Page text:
Monday, June 18, 2007

Hit Down on the Driver Damnit...

Every time I walk past instructors who tell their students to hit up or sweep their driver, fairway woods and long irons, my hair stands and I feel like throwing up.

1. A golf swing is a circle...there are no flat spots for you to 'sweep'. This leaves us the option of only hitting down or up.

2. Newton's 3rd Law states that for every action that is a reaction that is equal in magnitude and opposite in direction.

This means that if you hit up, the ball stays down. You hit down, the ball goes up.
This stuff is so simple that you would need a golf pro to help you screw up and misunderstand it.

As ardent readers of this blog will know, Justin Tang comes across as a brash and cocky guy (which those who know me know I am not) and teaches very differently.

I seem cocky because I have conviction that what I do WILL help change your golf swing and your life. Few if any people in general have my conviction. I am sold out.
Secondly, I am extremely PASSIONATE about improving your game!!! I have spent 3 hours with students who paid for only 1 lesson because they were so keen!

I teach differently because traditional instruction is extremely flawed.
It doesnt consider learning psychology and for the most part its based mainly on what someone thinks the golf is.

If you keep doing the same thing, you will keep getting the same results. I want you to ask yourself this...if hitting up on the driver works then why do your drives suck?

Thinking something is so doesnt make it so. The first three emails to will get a free Video Swing Analysis. Finally, you will know what on earth is going on!

Anyway...look at all these videos. Even a blind man can see that these real PGA pros are hitting down on both driver and fairway woods.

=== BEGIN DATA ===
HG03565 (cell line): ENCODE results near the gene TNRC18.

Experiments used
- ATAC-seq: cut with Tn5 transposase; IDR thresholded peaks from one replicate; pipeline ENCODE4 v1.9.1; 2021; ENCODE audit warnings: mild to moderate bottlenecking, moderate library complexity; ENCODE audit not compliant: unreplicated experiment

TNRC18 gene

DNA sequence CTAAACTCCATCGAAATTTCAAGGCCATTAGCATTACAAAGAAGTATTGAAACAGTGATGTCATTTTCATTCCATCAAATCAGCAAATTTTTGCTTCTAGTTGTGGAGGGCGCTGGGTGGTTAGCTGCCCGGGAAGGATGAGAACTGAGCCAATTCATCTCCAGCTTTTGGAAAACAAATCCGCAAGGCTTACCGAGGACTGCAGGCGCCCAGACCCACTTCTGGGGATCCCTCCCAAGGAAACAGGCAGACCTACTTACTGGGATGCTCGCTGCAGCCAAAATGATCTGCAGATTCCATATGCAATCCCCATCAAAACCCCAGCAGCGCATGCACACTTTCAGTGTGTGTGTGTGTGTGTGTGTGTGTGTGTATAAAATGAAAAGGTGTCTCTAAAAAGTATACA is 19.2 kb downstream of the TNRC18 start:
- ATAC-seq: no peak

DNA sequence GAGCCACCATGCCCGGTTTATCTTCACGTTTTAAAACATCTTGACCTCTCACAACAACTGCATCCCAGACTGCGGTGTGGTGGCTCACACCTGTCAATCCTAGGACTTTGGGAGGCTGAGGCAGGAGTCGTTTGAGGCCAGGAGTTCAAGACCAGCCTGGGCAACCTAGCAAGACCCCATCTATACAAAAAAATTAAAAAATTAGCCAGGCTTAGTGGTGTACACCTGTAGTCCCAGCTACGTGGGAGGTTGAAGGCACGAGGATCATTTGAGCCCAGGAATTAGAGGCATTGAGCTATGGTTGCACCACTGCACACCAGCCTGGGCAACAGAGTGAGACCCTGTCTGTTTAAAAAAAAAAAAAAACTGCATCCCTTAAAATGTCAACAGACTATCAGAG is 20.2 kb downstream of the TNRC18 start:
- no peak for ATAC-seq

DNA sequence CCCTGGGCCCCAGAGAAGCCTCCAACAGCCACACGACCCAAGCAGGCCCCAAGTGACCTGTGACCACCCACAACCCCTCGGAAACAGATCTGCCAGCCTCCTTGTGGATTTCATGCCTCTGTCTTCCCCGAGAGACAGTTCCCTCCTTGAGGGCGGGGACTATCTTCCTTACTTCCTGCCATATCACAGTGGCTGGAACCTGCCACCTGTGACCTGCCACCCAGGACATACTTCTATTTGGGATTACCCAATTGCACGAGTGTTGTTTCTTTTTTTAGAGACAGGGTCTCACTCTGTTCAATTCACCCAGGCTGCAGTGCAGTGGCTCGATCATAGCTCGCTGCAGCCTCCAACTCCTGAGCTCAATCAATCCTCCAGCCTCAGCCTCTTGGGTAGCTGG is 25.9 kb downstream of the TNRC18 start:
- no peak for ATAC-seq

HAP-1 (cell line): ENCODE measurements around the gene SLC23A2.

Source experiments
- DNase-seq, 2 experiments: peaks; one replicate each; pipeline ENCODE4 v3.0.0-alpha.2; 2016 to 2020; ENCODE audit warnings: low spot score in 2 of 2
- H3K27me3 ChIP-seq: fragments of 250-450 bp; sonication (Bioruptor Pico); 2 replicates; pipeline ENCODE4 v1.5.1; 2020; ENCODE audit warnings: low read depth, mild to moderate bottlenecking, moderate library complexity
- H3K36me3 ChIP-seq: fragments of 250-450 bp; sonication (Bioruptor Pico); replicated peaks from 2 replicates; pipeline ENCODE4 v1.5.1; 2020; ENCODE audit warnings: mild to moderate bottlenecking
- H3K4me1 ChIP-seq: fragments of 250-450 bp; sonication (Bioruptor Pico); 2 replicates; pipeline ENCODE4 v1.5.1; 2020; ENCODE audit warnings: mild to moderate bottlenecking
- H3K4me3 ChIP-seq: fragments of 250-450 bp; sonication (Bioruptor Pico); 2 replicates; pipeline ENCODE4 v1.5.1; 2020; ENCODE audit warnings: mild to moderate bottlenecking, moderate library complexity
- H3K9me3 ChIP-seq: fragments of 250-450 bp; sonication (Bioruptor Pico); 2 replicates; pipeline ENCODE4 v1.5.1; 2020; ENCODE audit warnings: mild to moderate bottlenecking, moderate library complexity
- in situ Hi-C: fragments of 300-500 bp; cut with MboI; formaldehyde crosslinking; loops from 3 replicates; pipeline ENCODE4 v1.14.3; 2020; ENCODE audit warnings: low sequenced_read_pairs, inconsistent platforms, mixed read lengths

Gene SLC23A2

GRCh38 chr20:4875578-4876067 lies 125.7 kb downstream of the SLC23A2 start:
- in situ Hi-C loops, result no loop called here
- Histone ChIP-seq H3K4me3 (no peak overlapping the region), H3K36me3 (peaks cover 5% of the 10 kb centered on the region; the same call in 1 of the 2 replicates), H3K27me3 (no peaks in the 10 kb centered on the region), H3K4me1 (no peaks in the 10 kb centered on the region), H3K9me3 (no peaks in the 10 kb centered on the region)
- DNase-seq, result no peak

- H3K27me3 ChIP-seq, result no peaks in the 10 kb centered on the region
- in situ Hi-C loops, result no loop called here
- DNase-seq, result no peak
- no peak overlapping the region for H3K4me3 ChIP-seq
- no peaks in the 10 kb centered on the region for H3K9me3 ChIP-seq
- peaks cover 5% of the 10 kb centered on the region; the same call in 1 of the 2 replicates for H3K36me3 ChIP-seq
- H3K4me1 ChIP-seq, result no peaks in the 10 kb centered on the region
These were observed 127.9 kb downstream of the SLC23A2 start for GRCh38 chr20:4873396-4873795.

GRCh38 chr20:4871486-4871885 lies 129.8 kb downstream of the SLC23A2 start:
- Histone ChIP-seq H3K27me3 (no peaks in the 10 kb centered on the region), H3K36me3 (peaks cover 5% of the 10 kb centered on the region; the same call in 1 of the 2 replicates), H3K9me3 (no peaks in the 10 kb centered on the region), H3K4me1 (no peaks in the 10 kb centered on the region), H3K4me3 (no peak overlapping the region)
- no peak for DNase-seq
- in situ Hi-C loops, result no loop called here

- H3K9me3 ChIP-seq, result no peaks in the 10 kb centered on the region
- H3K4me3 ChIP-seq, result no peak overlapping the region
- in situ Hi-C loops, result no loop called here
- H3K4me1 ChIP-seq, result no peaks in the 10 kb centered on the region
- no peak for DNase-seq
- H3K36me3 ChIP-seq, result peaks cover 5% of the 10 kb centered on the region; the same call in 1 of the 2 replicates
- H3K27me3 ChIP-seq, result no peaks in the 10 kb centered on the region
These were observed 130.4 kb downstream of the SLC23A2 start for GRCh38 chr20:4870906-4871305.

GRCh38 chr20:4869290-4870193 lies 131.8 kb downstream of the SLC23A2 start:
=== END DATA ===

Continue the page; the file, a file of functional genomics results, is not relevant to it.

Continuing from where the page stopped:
Anonymous said...

You're clueless... That's a complete perversion of Newton's law. You should stick to psychology.

Justin Tang said...

Newton's 3rd Law states that for every action, there is a reaction that is equal in magnitude and opposite in direction.

Can you please tell me with reference to the video clips and Newton why my statement is a perversion?

And do leave your name behind instead of being anonymous. This is a friendly place...:)

Anonymous said...

Justin, I cannot believe you have an engineering degree that is unless it is one of those pseudo-degrees of the Homer Kelly variety. Your mistake indicates you do not know much if anything about Newtonian mechanics. But you seem like a nice, intelligent chap who is trying to do good so I'll try to point you in the right direction.

Newton's third law pertains to bodies in contact. It says they share the same "line of action" or vectorial direction of the "contact" force which is equal but in opposite directions. (You push on me... I push back on you ... equal but opposite... get it?) What it does not say is: "if you hit down, the object being hit will go up".

Newton's second law says F=MA. If there is resultant force on a particle then it will accelerate in the direcion of that force. If you hit down then the object will accelerate DOWN! (not up). Think of an ordinary hammer and nail. Which way does the nail move when struck by the hammer? Its the same thing when a driver contacts a golf ball... well sort of anyway (we must consider the loft on the club).

This is why ALL long drivers tee the ball high and try to strike the ball on the upswing... In plain ordinary physics what that does is minimize spin (spin increases aerodynamic drag) and optimize the ballistic trajectory.